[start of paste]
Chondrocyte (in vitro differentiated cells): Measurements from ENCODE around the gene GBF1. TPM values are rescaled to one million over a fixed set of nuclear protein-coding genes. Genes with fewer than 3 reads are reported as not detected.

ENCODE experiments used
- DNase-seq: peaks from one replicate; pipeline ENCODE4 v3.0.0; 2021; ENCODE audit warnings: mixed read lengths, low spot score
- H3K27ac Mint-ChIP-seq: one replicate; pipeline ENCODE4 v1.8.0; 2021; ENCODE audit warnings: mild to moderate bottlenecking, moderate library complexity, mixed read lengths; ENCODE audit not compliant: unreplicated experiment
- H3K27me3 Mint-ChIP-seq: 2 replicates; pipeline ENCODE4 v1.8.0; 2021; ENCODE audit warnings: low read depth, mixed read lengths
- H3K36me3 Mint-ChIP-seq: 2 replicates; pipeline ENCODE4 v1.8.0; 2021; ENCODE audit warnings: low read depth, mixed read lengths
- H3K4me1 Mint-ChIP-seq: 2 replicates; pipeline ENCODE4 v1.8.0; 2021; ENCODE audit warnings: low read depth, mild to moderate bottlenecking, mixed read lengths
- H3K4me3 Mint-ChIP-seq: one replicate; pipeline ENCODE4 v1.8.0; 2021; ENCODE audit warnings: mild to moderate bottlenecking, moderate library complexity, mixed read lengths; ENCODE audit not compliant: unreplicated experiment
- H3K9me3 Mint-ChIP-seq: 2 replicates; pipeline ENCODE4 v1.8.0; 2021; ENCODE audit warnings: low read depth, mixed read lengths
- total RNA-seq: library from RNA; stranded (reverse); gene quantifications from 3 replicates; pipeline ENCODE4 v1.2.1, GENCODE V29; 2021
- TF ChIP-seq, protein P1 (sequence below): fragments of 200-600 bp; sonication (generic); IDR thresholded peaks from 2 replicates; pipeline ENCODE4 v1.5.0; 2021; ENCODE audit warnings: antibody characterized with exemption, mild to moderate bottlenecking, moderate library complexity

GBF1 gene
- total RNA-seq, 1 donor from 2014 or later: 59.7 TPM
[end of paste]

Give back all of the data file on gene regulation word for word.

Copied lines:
Chondrocyte (in vitro differentiated cells): Measurements from ENCODE around the gene GBF1. TPM values are rescaled to one million over a fixed set of nuclear protein-coding genes. Genes with fewer than 3 reads are reported as not detected.

ENCODE experiments used
- DNase-seq: peaks from one replicate; pipeline ENCODE4 v3.0.0; 2021; ENCODE audit warnings: mixed read lengths, low spot score
- H3K27ac Mint-ChIP-seq: one replicate; pipeline ENCODE4 v1.8.0; 2021; ENCODE audit warnings: mild to moderate bottlenecking, moderate library complexity, mixed read lengths; ENCODE audit not compliant: unreplicated experiment
- H3K27me3 Mint-ChIP-seq: 2 replicates; pipeline ENCODE4 v1.8.0; 2021; ENCODE audit warnings: low read depth, mixed read lengths
- H3K36me3 Mint-ChIP-seq: 2 replicates; pipeline ENCODE4 v1.8.0; 2021; ENCODE audit warnings: low read depth, mixed read lengths
- H3K4me1 Mint-ChIP-seq: 2 replicates; pipeline ENCODE4 v1.8.0; 2021; ENCODE audit warnings: low read depth, mild to moderate bottlenecking, mixed read lengths
- H3K4me3 Mint-ChIP-seq: one replicate; pipeline ENCODE4 v1.8.0; 2021; ENCODE audit warnings: mild to moderate bottlenecking, moderate library complexity, mixed read lengths; ENCODE audit not compliant: unreplicated experiment
- H3K9me3 Mint-ChIP-seq: 2 replicates; pipeline ENCODE4 v1.8.0; 2021; ENCODE audit warnings: low read depth, mixed read lengths
- total RNA-seq: library from RNA; stranded (reverse); gene quantifications from 3 replicates; pipeline ENCODE4 v1.2.1, GENCODE V29; 2021
- TF ChIP-seq, protein P1 (sequence below): fragments of 200-600 bp; sonication (generic); IDR thresholded peaks from 2 replicates; pipeline ENCODE4 v1.5.0; 2021; ENCODE audit warnings: antibody characterized with exemption, mild to moderate bottlenecking, moderate library complexity

GBF1 gene
- total RNA-seq, 1 donor from 2014 or later: 59.7 TPM